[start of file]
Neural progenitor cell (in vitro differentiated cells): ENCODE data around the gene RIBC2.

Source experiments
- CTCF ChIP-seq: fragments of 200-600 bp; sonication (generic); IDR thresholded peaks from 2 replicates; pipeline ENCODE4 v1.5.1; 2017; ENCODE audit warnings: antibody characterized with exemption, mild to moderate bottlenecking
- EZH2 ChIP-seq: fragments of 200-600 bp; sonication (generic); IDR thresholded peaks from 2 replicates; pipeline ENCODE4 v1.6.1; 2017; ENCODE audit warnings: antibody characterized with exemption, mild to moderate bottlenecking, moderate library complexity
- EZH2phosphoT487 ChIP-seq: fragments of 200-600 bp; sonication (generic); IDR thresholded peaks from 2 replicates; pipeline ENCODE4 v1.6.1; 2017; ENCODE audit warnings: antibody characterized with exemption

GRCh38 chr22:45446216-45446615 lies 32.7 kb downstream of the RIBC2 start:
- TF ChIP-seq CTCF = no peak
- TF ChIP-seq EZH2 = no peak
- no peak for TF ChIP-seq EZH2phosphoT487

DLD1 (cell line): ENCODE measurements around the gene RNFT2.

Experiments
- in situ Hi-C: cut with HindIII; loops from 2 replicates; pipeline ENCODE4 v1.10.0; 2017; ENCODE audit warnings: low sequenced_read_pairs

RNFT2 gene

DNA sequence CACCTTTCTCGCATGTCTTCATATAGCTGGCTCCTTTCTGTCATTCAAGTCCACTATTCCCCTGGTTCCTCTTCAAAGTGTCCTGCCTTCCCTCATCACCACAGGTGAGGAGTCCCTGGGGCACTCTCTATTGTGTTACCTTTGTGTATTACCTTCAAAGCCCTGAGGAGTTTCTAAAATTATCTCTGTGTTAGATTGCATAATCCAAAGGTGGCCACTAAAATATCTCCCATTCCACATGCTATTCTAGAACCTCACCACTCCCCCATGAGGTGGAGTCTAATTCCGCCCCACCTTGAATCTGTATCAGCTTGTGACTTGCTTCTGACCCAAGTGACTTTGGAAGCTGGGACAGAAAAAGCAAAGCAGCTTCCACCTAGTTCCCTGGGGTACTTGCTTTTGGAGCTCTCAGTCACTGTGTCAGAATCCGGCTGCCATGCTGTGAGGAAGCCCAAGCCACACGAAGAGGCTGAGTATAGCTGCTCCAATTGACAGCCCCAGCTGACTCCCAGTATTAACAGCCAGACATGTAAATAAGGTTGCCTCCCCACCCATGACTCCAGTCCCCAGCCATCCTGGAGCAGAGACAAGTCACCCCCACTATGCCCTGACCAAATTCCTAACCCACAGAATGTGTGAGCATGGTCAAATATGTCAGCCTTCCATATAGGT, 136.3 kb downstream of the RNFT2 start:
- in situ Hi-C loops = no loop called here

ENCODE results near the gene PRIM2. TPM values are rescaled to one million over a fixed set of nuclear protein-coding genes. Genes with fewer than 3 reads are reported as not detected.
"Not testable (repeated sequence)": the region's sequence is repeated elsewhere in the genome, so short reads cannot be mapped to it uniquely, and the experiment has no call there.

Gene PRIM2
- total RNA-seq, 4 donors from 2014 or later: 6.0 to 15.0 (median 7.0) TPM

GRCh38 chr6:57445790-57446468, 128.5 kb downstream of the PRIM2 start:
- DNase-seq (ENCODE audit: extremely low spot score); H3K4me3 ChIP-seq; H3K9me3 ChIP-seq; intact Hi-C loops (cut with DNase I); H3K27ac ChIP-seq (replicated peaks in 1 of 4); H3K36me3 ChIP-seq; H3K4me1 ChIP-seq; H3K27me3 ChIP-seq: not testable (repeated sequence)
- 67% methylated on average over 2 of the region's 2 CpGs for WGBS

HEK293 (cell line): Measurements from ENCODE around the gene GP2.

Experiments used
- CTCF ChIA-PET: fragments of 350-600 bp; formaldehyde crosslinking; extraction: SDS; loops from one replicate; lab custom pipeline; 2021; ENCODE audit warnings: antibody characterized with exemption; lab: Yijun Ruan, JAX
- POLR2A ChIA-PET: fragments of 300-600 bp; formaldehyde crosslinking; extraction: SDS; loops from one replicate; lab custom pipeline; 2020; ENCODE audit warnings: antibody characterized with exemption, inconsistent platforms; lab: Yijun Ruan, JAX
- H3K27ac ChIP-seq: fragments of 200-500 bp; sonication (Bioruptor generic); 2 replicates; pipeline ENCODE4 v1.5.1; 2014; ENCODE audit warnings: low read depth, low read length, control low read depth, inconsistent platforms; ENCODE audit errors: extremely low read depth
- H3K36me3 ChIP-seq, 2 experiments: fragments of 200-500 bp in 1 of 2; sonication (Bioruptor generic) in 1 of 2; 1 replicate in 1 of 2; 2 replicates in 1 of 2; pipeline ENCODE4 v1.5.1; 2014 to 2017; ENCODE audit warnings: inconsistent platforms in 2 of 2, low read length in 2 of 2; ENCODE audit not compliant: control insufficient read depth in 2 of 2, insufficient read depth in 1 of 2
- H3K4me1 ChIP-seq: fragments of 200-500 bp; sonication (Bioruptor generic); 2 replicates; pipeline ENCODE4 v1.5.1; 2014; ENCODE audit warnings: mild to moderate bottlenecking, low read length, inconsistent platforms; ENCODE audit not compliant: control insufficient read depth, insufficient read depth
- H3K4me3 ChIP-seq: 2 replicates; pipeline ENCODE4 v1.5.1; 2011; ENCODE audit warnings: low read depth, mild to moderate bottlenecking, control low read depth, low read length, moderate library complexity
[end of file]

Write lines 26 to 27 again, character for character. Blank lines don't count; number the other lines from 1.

- POLR2A ChIA-PET: fragments of 300-600 bp; formaldehyde crosslinking; extraction: SDS; loops from one replicate; lab custom pipeline; 2020; ENCODE audit warnings: antibody characterized with exemption, inconsistent platforms; lab: Yijun Ruan, JAX
- H3K27ac ChIP-seq: fragments of 200-500 bp; sonication (Bioruptor generic); 2 replicates; pipeline ENCODE4 v1.5.1; 2014; ENCODE audit warnings: low read depth, low read length, control low read depth, inconsistent platforms; ENCODE audit errors: extremely low read depth